ˈkʁampʊs: Claw, Son of Hel German Pronunciation • ˈkʁampʊs (kram-puss) (plural Krampuses) Proper noun 1. A beast in the folklore of Alpine countries, said to punish misbehaving children during the Christmas season. 2. Krampus m (genitive
ˈkʁampʊs: Claw, Son of Hel
• ˈkʁampʊs (kram-puss) (plural Krampuses)
1. A beast in the folklore of Alpine countries, said to punish misbehaving children during the Christmas season.
2. Krampus m (genitive Krampusses or Krampus, plural Krampusse) (Bavaria, Austria) Krampus
In German folklore, a centuries old tradition celebrates St. Nicholas’s counterpart, Krampus, the Christmas “devil” that, instead of bestowing treats and gifts to good children, punishes and takes away the naughty ones. According to legend, on the night of December 6th, Krampus shows up in towns, which is known as “Krampusnacht,” or Krampus Night. December 6 also happens to be “Nikolaustag,” or St. Nicholas Day, when German children look outside their door to see if the shoes they had left out the night before were filled with either presents (for the good), or a rod (for the bad) by St. Nicholas.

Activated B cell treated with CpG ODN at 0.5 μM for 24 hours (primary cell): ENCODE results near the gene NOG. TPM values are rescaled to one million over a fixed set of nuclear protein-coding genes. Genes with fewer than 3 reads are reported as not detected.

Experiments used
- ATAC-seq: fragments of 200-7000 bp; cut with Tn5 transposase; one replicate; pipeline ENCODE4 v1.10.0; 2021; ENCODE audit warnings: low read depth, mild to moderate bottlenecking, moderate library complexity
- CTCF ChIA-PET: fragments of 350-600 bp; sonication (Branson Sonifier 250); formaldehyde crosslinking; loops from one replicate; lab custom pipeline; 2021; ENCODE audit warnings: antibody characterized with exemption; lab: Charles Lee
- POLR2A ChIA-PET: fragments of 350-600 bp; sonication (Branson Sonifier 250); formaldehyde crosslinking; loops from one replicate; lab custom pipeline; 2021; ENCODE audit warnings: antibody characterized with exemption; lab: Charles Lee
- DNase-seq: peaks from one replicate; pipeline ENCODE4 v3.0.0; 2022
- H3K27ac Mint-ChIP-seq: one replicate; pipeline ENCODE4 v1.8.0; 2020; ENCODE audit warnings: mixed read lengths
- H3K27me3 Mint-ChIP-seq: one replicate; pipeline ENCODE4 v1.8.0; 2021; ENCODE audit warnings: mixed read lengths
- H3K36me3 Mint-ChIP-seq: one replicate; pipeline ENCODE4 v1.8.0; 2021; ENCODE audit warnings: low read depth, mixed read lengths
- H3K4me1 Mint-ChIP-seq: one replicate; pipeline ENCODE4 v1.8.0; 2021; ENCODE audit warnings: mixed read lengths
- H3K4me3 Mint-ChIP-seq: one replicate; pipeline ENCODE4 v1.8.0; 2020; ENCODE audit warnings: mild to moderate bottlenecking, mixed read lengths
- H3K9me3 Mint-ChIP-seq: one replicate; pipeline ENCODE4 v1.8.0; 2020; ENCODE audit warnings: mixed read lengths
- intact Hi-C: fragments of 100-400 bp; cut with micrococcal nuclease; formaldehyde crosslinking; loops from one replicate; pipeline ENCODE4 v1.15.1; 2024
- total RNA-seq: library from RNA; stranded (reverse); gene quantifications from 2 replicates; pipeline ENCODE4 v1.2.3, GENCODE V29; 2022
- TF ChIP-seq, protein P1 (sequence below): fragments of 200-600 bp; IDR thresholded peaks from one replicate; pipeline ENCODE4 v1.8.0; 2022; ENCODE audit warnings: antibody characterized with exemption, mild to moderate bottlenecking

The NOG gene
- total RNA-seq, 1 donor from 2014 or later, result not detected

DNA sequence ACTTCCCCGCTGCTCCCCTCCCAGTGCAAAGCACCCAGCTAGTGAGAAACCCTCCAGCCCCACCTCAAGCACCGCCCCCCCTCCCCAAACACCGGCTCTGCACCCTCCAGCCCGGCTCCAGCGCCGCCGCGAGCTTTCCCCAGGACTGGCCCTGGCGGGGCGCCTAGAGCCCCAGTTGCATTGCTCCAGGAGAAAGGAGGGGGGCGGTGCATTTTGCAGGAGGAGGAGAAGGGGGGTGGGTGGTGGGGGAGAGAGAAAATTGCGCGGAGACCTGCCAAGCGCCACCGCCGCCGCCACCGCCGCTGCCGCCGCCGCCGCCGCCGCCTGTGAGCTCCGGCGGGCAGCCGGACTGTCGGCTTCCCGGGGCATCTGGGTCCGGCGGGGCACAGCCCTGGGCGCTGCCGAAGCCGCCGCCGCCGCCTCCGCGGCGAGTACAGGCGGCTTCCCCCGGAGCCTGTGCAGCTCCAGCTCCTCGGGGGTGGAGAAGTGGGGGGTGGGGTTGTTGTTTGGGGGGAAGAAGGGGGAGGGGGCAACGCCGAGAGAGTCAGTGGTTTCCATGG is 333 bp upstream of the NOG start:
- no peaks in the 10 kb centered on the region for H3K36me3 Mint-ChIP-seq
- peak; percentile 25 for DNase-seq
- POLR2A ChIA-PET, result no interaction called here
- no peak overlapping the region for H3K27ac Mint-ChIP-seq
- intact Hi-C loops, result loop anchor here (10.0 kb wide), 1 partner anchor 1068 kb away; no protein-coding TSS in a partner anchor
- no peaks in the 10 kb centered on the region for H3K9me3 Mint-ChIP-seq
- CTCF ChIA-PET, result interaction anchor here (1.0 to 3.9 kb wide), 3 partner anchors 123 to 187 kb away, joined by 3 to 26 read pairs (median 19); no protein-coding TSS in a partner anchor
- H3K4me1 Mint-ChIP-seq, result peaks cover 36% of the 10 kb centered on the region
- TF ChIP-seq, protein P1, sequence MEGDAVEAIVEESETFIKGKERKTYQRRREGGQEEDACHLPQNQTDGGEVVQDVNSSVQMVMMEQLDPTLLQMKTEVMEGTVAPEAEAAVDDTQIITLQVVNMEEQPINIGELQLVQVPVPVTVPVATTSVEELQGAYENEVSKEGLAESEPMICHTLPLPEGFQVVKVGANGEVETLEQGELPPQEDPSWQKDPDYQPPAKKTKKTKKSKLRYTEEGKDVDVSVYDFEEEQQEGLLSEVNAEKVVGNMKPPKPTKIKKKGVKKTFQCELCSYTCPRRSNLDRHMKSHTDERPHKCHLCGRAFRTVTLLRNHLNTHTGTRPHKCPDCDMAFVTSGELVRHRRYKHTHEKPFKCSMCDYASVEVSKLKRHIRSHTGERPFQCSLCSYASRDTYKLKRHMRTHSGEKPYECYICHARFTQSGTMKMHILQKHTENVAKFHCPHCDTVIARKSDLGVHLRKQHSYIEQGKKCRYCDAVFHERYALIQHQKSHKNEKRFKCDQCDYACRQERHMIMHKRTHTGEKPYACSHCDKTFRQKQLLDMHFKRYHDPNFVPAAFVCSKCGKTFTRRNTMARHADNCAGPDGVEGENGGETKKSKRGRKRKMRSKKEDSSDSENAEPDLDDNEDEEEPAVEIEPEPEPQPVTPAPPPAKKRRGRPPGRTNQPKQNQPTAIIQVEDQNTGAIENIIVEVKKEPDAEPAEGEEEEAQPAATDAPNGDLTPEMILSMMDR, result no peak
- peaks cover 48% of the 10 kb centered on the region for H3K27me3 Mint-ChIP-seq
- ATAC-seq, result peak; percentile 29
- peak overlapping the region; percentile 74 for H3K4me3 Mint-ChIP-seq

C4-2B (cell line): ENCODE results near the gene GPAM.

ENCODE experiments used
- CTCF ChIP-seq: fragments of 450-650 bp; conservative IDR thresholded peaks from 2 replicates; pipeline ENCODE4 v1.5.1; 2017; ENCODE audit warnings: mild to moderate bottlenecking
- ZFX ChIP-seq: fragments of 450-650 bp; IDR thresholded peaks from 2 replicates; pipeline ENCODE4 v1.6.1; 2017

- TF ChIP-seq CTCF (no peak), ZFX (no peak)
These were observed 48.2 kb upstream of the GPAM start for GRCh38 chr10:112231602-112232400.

This Pagan tradition and story has roots seated in origins that date well before Christianity. Krampus is derived from the German word, “krampen”, which means claw, and in Norse mythology, he is the son of Hel, a giantess (or goddess, depending) who ruled over the underworld and the souls of the dead. Various Krampus stories have spanned throughout many countries, including Austria, Bavaria, Croatia, Hungary, and Northern Italy. Folklorists and anthropologists have still yet to determine the true origins of this figure.
This collection is the result of our artists studying the folklore surrounding this “dark” persona of Christmas, and then working to retell the story through their mediums, their eyes.
And be good, boys and girls…
(Thursday) 6:00 pm - 9:20 pm
Deep Ellum Art Company
3200 Commerce St Dallas, Texas